When Words Collide

"Why is a raven like a writing-desk?"
- The Mad Hatter (Lewis Carroll's Alice's Adventures in Wonderland, 1865)
So recently, I reviewed a locked room mystery by Philip Wylie, entitled Corpses at Indian Stones (1943), in which I referenced a second detective novel by Wylie that was catalogued by Robert Adey in Locked Room Murders and Other Impossible Crime (1991) – namely the tantalizingly titled Five Fatal Words (1932). I promised a review would soon follow and, well, here you are.

Five Fatal Words was co-authored by Edwin Balmer and appears to have been the first collaboration between Wylie and Balmer, but it wouldn't be the last. In the following years, they penned two science-fiction novels, When Worlds Collide (1933) and After Worlds Collide (1934), which seem to be still fairly well remembered among science-fiction readers – as well as giving me a punning post-title for this review. I know it'll probably make some people cringe, but I couldn't let it pass.

Interestingly, there are some mild science-fiction elements evoked in the second half of the book, but the first part seems to have taken its cue from the Victorian-era detective stories.

I found the opening chapter and immediate aftermath to be somewhat reminiscent of "The Adventure of the Copper Beeches," from Sir Arthur Conan Doyle's The Adventures of Sherlock Holmes (1891), which begins with an unusual advertisement in the "Help Wanted—Female" column – asking for a young lady who "must have no ties" and "willing to devote entire time for one year" to her job.

Melicent Waring has been out of a job for nine weeks and is becoming desperate now that her money, and that of her friend and roommate, has dwindled to a grand total of seven dollars and forty-two cents. So, of course, she goes to the job interview and the person who placed the advertisement, Mr. Robert Reese, turns out to be very reputable lawyer.

The advertisement was placed on behalf Miss Hannah Cornwall, who belongs to one of the wealthiest families in the world and has a habit of replacing her entire staff once a year. Miss Waring assumes she merely has "to read" and "be polite to a rich old lady of sixty who wants a lot of attention," but she soon figures out that her new job also consists of having to share her new employers fear and dread – which she fully comes to realize when she has to switch beds with Miss Hannah on her first night at the Cornwall estate.

Miss Hannah Cornwall's fear is rooted in the will of her long-departed father, Silas Cornwall, who bequeathed his six children a regular income drawn from his two hundred million dollar estate, but the only person who can inherit it all is the last survivor. That's simply asking for trouble!

A recent letter Miss Hannah received from a nephew in Dutch Guiana has greatly disturbed her: one of her brothers, Daniel Cornwall, has possibly succumbed from poisoning after receiving a weird and cryptic five letter message – which read "Doubtless Even a Tulip Hopes." A second brother, Everitt, dies under her roof and behind the locked-and bolted door of a bathroom after receiving a cryptic message saying "Don't Ever Alter These Horoscopes." There are more brothers and sisters who'll follow their unfortunate fate.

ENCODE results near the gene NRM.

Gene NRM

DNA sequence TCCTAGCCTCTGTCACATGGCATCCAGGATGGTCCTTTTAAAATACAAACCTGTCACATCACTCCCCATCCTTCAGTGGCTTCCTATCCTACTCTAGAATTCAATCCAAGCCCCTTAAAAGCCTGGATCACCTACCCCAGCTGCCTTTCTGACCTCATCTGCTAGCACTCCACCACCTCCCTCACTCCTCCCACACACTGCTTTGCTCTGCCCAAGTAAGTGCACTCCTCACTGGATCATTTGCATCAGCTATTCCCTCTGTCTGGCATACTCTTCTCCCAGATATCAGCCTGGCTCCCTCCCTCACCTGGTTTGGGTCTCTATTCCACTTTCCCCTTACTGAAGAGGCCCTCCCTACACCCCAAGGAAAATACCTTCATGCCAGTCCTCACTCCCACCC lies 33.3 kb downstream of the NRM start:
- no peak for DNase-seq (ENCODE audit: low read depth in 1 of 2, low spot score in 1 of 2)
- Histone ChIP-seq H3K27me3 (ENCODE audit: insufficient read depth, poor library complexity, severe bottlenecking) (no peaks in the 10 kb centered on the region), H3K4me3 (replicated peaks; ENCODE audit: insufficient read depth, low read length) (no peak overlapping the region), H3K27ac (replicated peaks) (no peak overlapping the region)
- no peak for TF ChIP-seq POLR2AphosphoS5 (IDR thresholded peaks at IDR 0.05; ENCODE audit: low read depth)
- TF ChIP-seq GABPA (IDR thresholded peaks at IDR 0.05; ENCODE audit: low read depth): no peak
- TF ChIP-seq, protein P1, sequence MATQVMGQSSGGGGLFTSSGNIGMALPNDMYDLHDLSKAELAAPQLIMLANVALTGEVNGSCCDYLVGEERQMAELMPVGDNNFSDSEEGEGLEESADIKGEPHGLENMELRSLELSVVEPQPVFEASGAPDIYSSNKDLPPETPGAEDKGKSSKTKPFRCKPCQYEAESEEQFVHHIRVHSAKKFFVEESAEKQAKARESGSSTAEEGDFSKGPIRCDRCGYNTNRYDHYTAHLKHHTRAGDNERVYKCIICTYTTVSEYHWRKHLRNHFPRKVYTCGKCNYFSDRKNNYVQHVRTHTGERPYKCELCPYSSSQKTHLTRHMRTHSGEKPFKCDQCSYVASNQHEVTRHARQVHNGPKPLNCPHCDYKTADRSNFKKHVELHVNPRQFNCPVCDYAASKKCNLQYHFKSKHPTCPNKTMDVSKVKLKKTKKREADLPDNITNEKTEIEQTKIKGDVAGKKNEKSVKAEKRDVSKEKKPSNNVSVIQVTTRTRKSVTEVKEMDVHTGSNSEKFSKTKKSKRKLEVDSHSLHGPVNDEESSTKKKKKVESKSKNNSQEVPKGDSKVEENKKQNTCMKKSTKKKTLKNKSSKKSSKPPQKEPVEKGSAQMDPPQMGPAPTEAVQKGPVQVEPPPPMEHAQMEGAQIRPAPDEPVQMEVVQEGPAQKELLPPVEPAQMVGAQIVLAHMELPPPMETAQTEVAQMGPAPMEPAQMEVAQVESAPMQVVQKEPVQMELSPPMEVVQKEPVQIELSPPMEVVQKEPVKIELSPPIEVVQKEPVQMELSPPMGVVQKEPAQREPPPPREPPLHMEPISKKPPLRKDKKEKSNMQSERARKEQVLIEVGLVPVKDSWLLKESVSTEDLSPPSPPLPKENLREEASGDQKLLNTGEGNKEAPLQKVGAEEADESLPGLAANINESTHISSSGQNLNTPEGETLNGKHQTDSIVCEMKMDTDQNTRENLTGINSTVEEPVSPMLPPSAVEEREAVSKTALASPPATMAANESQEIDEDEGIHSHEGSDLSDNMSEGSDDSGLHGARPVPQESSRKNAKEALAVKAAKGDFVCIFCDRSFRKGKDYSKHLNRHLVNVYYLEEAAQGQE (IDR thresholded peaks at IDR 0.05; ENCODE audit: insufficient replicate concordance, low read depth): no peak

Destruction on a larger scale
I've always associated the tontine-scheme and sole survivor plot-line with Ellery Queen, who successfully played up this device in "The Inner Circle" and "The Gettysburg Bugle," collected in Calendar of Crime (1952), but it's also present in Will Levinrew's little-known Death Points a Finger (1933) – which appeared a year after Five Fatal Words. So maybe there was a cross-pollination of ideas there.

In any case, Five Fatal Words and Death Points a Finger are of interest to Ellery Queen fans as being early examples (and possible) inspirations for that typical Queen-ish plot-device.

Well, after the suspicious-looking death in the bolted bathroom and discovery of a potential, tale-tell clue to a possible explanation they're being abruptly forced from the estate. This marks an unfortunate decline in the plot and begins a thug-of-war with the reader’s credulity.

First of all, they make a brief excursion to Belgium, where a sister of Miss Hannah lives in a chateau on the river, but death even follows them there and strikes in a most unusual way – a deadly, poisonous mist smothers Domrey Valley and Alice Cornwall died alongside "sixty other old people" in "the Belgian fog."

If it’s murder, the murderer racked up quite a body count to get to one person, but be prepared to throw the book across the room when you reach the "explanation" for this death-mist. I always thought Doyle's The Poison Belt (1913) had a cop-out ending, but Balmer and Wylie showed him!

The quality briefly picks up again when they go back to America to visit Theodore Cornwall in New York.

Theodore Cornwall is a health-obsessed vegetarian who paradoxically praises science that "has made it possible for us the extend" the "great gift" that’s life, but completely allows astrology to dictate his life. A man who trusted science with his health believed "stars and constellations so immense and far away that the mind could not encompass their distances" concerned themselves with the "petty, individual, human fates and affairs," which seems to be confirmed when Theodore has a close-encounter with a "bit of cosmic debris" – when "a shred of some star" is catapulted into his bedroom.